Day: January 21, 2017
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Get ready folks! This is a really funny one. Meg has been making us laugh for over a year now and we found it to be selfish to hold her back any longer.
Meg McKenna has been stalking the sick puppies for years. She graduated in 2005 from Umass Amherst with a BA in Theater Set Design. She is originally from New England, which provides her with some good imitations of her parents and past “teachahs”, but living in Florida only enhances her comedic material and life experience to work from. She is over the top excited to get to spend more time with Sick Puppies as a part of the cast. They make life go up 5000 points.
Welcome her in and come see the show tonight to support her! Buy Tickets by CLICKING HERE
In sales or customer service, you’ve likely come across an unruly customer. Some are justified in their frustration but in most cases, they are angry twits looking to suck you into their misery. Either way, you have to deliver great customer service. Especially with the internet only a finger swipe away from beating up your credibility.
Companies offer basic training and ‘word tracks’ to help you diffuse angry customers, but they rarely work. They instruct you to apologize and repeat whatever the concern is and use their name if possible: I’m sorry Mr. Johnson that we forgot tomatoes on your burger. We will get another one now. In theory, this seems correct. However, the words don’t force you, the customer service agent, to actually FEEL SORRY. How often do you hear something like this and get even angrier because the employee clearly isn’t sorry, clearly doesn’t care and is just saying a line of junk? There is no reason for these words to make you empathetic. They also aren’t YOUR words. Why should you feel anything?
The next time you feel a confrontation, try saying
I’m really glad you said that. That’s important to me because… And of course, fill in the rest of the sentence with words that justify the first part. Here’s why it works:
I’m really glad you said that – Offering a positive statement instead of an apology, you’re encouraging positive behaviour. Often, we apologize at times that empowers a customer to have too much perceived control which leads us to be upset by how much we end up giving away. The customer believes they were wronged and the chance of feeling good is rare. I’m not saying you should never apologize, but doing so before discovering what the real problem is can create a problem that isn’t there.
You’re also conveying your excitement and interest. I’m really glad you said that. It comes across as a thank you instead of an apology.
That’s Important to me because… Here’s where YOUR words come into play. You’ve just mentioned that you are happy that said something to you and now your expressing exactly why that’s the case and WHY it’s important to you!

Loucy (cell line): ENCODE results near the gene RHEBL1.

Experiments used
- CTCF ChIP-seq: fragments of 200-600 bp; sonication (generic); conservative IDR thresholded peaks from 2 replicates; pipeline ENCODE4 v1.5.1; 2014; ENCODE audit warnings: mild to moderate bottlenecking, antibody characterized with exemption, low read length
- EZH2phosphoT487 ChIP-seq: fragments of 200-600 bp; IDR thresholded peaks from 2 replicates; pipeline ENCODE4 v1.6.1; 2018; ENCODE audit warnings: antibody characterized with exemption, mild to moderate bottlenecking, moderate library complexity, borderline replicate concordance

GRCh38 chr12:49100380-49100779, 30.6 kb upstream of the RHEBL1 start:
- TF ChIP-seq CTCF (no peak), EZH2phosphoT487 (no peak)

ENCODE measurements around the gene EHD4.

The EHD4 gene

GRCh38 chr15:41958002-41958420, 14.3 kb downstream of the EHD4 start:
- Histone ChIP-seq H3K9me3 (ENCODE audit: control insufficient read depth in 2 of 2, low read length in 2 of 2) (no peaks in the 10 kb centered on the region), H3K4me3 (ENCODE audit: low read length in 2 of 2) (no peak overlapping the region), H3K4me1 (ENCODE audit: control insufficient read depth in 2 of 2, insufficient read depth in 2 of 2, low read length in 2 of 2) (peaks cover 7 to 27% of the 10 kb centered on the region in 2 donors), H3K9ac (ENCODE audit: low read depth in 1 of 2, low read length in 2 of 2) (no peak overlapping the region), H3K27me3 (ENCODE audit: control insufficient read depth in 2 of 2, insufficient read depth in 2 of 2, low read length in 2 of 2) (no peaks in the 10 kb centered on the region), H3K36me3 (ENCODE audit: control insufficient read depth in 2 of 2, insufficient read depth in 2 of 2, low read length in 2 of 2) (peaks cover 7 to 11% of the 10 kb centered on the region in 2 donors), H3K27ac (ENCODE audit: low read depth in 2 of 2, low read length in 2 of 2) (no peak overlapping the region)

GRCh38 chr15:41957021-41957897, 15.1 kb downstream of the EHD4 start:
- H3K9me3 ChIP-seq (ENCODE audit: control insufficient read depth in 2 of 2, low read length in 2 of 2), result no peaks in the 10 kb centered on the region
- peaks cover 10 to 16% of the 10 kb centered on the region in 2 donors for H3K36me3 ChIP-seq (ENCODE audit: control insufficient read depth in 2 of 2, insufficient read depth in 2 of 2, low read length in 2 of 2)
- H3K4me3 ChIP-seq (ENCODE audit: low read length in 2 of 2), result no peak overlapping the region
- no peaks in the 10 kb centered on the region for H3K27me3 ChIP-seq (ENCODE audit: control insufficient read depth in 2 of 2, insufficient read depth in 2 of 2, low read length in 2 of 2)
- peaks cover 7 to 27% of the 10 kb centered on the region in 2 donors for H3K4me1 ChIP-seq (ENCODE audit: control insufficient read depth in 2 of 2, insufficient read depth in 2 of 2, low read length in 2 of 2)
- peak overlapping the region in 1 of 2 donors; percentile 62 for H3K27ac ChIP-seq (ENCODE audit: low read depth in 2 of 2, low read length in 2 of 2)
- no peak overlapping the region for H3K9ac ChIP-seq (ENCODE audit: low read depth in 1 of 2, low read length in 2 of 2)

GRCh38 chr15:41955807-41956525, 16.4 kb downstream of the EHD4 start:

I’m really glad you said that, that’s important to me because our burgers are supposed to always have tomatoes on them. I’ll notify the staff of the issue and get your burger made properly.
That’s an easy one. What about when you’ve promised delivery of one of your products by a certain date (maybe weeks away) and you find out the product is delayed twice as long? Your customer says Forget it. You guys are liars and crooks. I can’t believe I trusted you guys to have this done and you screwed it up.
So it turns out on this one… it is your fault. Your company couldn’t deliver. You didn’t lie to your customer when you created an ETA, but now it looks like you did. You can try to apologize or offer a discount, but this customer has verbally attacked you.
I’m really glad you said that, that’s important to me because the last thing I want is for you to feel mislead. Your honesty has shown me just how upset you are and I want to make this right. What can I do to earn back your trust?
You may lose the business, but you also won’t escalate the situation to be worse than it is. Once memorized, this phrase can purchase you critical time to prevent you from saying something terrible, like You think I’m a crook? Screw off!
We often use this phrase in our improv shows and classes to help scene develop and force scene partners to connect with each other. When you’re forced to say you’re glad they talked and then have to say why, you’re going to be forced to empathize and care or else you sound kind of dumb. I’m really glad you said that. That’s important to me because you can SCREW OFF!
We hope you give this a try. See how it feels. Let us know. If you found this helpful, we offer ways to improve your business using all types of improv skills. Contact us at firstname.lastname@example.org and 954-667-7735 for more information.
One of our cast members showed off his Stand Up Skills Too… take a look!
So, the only question is, which cast member is she referring to?
As you may or may not know, there is a huge improv festival happening this weekend. Normally, I would post this the day before for the heaviest promotion, but I think as this publishes, the show is nearing a sell out.
Aniela McGuinness doesn’t have cancer. But that’s not the real story. She just had cancer and is being treated as if she has cancer, but she doesn’t. You may remember a few posts about her journey to this point. She’s documented a lot of it, written a one woman show with cast member Tony Rivera and putting it up on stage at the Miami Improv Festival on Saturday at 6PM.
You may remember this picture. No nipples so it basically breaks Facebook.
Here’s a few of her videos in her process. We love you Aniela. You are a beacon of light and hope and I wish we could take the pain away. Maybe your show will help with that. Much Love.